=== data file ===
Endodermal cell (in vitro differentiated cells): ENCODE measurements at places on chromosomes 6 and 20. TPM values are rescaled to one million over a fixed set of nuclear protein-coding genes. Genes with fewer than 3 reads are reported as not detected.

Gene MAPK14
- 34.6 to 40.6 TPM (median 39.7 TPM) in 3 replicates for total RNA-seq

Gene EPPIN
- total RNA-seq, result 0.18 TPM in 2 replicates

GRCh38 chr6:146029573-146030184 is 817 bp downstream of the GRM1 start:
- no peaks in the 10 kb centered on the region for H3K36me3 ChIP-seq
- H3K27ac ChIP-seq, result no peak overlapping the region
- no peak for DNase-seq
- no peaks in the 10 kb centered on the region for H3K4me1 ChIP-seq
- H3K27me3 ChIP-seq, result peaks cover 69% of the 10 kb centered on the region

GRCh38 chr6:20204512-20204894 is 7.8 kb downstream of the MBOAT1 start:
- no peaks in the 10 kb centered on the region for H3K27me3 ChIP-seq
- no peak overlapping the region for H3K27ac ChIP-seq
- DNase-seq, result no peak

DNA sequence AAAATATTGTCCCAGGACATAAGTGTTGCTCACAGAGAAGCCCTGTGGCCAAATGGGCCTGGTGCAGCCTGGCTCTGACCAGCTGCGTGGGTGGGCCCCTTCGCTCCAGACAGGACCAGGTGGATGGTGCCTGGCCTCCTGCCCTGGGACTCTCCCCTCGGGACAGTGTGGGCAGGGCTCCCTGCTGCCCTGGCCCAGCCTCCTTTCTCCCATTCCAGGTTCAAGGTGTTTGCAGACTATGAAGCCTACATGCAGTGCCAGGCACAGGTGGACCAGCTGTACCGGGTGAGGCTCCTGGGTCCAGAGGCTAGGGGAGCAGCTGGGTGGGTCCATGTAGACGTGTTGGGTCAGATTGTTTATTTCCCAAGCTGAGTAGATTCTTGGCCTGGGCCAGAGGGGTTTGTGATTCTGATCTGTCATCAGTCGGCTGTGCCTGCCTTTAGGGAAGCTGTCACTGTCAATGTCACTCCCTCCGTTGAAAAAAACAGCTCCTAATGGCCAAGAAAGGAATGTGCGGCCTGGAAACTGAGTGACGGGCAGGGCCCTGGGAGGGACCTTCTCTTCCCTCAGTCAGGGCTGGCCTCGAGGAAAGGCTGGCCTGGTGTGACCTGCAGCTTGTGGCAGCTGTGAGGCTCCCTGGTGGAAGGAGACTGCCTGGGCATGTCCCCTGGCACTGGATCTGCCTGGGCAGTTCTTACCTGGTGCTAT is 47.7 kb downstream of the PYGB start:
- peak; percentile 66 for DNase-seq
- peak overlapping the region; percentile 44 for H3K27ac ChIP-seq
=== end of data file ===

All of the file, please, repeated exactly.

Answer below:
Endodermal cell (in vitro differentiated cells): ENCODE measurements at places on chromosomes 6 and 20. TPM values are rescaled to one million over a fixed set of nuclear protein-coding genes. Genes with fewer than 3 reads are reported as not detected.

Gene MAPK14
- 34.6 to 40.6 TPM (median 39.7 TPM) in 3 replicates for total RNA-seq

Gene EPPIN
- total RNA-seq, result 0.18 TPM in 2 replicates

GRCh38 chr6:146029573-146030184 is 817 bp downstream of the GRM1 start:
- no peaks in the 10 kb centered on the region for H3K36me3 ChIP-seq
- H3K27ac ChIP-seq, result no peak overlapping the region
- no peak for DNase-seq
- no peaks in the 10 kb centered on the region for H3K4me1 ChIP-seq
- H3K27me3 ChIP-seq, result peaks cover 69% of the 10 kb centered on the region

GRCh38 chr6:20204512-20204894 is 7.8 kb downstream of the MBOAT1 start:
- no peaks in the 10 kb centered on the region for H3K27me3 ChIP-seq
- no peak overlapping the region for H3K27ac ChIP-seq
- DNase-seq, result no peak

DNA sequence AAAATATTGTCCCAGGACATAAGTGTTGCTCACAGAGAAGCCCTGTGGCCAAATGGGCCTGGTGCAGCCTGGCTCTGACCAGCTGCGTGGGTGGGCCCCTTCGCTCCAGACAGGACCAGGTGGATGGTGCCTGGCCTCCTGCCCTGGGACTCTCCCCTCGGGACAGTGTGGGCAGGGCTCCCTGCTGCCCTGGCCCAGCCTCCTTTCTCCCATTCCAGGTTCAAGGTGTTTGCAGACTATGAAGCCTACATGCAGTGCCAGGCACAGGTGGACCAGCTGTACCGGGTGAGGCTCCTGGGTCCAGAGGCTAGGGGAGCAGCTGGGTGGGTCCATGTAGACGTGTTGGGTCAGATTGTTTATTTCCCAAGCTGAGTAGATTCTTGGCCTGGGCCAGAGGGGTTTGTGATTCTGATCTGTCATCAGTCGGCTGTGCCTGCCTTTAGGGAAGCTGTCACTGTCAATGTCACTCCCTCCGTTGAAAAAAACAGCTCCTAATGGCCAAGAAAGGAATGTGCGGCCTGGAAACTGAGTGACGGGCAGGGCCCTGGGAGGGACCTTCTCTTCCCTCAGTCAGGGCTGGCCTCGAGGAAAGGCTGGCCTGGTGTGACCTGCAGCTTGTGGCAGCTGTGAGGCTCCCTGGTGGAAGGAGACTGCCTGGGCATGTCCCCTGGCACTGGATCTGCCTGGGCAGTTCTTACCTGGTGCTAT is 47.7 kb downstream of the PYGB start:
- peak; percentile 66 for DNase-seq
- peak overlapping the region; percentile 44 for H3K27ac ChIP-seq